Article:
McCardell Bicentennial Hall 216
276 Bicentennial Way
Middlebury, VT 05753
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Open to the Public

A guest lecture titled, “Bridging the gap between university and community: Using drug discovery and outreach to combat disease disparities and engineered inequity in Chicago” by Associate Professor of Pharmaceutical Sciences, Brian T. Murphy, University of Illinois, Chicago.

For nearly a century, the field of microbial natural products (NP) antibiotic discovery has relied on cultivatable bacteria to supply the drug lead pipeline, as greater than 50% of clinical antibiotics are derived from NPs. Thus, the front end of NP discovery – building libraries of cultivatable bacteria and their associated small molecules – has been the cornerstone of finding new therapeutic agents since the 1930s. However, a major obstacle toward discovering new chemical structures is the high degree of strain duplication and NP redundancy in these microbial libraries. This limitation has crippled discovery efforts in our field, and is one major reason pharmaceutical companies have largely abandoned the search for new drugs from NPs. Our lab’s efforts to redesign this pipeline into a more efficient process will be presented. However, our research does not happen in a vacuum. Our laboratories – and the universities that house them – co-exist with our surrounding communities, and each has its own unique history. Understanding this history is critical toward building a bridge between science and the general public (which currently is noticeably absent). In the case of Chicago, decades of federal/local policy and engineered racial segregation have robbed communities of color of generational wealth. This has resulted in the unequal distribution of educational resources and a palpable lack of educational opportunity, a right that is critical toward upward mobility. UIC is neighbors with one hard-hit community in particular, Chicago’s Near West Side and Garfield Park. Efforts to build a partnership and engage in mutual learning and science outreach with local community centers, as well as the benefits of diversity and inclusion of underrepresented communities toward scientific research, will be discussed.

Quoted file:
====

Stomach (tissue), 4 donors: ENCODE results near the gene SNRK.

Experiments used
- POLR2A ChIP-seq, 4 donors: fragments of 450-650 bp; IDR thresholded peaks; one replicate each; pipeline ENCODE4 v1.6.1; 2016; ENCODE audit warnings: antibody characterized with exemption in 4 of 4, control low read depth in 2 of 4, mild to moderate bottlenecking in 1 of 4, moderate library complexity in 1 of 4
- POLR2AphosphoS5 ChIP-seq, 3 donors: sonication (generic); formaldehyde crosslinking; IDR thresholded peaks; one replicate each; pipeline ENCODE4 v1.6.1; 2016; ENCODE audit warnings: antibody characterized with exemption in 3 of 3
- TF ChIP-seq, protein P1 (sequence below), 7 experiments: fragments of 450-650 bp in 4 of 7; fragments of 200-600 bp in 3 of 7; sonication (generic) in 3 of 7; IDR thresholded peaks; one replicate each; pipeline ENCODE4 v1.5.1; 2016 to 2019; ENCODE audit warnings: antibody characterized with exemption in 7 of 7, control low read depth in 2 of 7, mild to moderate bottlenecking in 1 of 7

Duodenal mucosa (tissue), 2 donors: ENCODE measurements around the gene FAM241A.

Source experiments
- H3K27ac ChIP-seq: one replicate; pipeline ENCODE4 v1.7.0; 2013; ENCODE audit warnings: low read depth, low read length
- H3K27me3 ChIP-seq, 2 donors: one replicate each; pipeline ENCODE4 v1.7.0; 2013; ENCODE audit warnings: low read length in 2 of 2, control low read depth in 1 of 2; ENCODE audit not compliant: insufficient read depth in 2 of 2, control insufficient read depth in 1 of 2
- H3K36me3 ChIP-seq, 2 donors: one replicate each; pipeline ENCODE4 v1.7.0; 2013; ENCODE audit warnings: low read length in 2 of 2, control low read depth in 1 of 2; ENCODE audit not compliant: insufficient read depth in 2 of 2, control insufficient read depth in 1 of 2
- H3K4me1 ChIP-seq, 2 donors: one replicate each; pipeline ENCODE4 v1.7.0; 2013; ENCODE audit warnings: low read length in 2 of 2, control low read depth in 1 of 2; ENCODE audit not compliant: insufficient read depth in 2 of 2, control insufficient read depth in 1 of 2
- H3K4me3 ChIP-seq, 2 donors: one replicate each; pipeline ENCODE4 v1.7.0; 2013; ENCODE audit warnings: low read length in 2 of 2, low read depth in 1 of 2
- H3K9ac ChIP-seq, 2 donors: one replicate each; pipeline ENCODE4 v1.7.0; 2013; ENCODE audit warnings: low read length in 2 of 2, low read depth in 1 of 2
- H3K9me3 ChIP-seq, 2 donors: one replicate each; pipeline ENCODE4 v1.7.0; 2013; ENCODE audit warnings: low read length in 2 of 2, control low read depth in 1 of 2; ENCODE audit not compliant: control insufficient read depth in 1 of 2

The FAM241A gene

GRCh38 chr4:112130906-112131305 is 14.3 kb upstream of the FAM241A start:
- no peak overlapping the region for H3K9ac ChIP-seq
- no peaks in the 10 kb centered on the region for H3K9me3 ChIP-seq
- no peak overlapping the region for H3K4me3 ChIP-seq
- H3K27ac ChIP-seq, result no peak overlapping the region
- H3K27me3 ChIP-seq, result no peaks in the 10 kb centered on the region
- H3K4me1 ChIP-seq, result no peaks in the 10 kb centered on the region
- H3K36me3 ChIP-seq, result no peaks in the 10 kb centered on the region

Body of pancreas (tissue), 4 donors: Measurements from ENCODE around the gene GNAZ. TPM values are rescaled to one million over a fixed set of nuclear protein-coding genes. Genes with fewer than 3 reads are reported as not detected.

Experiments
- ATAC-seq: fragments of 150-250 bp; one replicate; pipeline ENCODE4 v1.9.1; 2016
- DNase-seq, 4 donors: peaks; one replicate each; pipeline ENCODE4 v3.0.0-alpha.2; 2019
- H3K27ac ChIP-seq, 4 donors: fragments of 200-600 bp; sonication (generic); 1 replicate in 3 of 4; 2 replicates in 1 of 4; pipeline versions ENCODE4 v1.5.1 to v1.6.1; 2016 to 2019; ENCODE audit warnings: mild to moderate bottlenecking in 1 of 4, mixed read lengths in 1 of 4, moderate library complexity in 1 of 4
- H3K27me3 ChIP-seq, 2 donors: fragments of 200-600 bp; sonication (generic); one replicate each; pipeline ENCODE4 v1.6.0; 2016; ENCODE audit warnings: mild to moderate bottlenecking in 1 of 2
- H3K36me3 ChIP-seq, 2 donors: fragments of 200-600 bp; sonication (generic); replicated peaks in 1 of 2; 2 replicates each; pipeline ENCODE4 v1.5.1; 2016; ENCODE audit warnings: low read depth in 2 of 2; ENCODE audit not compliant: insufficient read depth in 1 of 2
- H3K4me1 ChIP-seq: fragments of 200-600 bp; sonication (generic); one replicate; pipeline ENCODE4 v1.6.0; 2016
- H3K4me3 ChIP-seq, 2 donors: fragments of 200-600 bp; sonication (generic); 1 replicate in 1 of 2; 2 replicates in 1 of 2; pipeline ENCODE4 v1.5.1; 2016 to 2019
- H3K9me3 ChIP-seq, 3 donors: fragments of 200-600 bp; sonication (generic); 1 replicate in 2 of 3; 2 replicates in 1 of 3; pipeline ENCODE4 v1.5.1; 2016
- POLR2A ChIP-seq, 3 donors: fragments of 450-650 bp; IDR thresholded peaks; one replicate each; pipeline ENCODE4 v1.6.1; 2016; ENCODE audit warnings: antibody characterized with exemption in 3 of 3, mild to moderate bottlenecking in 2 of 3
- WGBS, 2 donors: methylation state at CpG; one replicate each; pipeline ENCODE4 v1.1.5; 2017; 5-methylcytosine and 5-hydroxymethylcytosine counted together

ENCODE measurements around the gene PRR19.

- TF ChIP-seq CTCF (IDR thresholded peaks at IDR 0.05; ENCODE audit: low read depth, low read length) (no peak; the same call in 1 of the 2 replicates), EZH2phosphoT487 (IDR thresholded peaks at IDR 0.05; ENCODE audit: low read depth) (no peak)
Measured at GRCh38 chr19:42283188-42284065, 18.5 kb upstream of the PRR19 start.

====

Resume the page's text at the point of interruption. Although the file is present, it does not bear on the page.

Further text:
Sponsored by:
Molecular Biology and BioChemistry Program; Anderson Freeman Resource Center

Contact Organizer

Mayer, Judy
(802) 443-5451